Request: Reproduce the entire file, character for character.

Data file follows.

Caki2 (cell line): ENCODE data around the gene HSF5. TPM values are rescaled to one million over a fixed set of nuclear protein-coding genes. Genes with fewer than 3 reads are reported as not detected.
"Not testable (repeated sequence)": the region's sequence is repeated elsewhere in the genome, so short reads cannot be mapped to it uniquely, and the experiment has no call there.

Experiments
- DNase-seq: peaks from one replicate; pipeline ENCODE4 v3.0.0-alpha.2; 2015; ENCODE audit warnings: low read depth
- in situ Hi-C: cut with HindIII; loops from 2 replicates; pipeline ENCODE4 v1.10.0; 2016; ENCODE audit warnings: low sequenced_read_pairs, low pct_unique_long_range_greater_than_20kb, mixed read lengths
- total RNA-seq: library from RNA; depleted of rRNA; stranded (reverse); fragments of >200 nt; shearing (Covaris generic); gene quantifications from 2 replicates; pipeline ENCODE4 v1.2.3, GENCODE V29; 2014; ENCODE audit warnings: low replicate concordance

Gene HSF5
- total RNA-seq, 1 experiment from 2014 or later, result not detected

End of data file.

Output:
Caki2 (cell line): ENCODE data around the gene HSF5. TPM values are rescaled to one million over a fixed set of nuclear protein-coding genes. Genes with fewer than 3 reads are reported as not detected.
"Not testable (repeated sequence)": the region's sequence is repeated elsewhere in the genome, so short reads cannot be mapped to it uniquely, and the experiment has no call there.

Experiments
- DNase-seq: peaks from one replicate; pipeline ENCODE4 v3.0.0-alpha.2; 2015; ENCODE audit warnings: low read depth
- in situ Hi-C: cut with HindIII; loops from 2 replicates; pipeline ENCODE4 v1.10.0; 2016; ENCODE audit warnings: low sequenced_read_pairs, low pct_unique_long_range_greater_than_20kb, mixed read lengths
- total RNA-seq: library from RNA; depleted of rRNA; stranded (reverse); fragments of >200 nt; shearing (Covaris generic); gene quantifications from 2 replicates; pipeline ENCODE4 v1.2.3, GENCODE V29; 2014; ENCODE audit warnings: low replicate concordance

Gene HSF5
- total RNA-seq, 1 experiment from 2014 or later, result not detected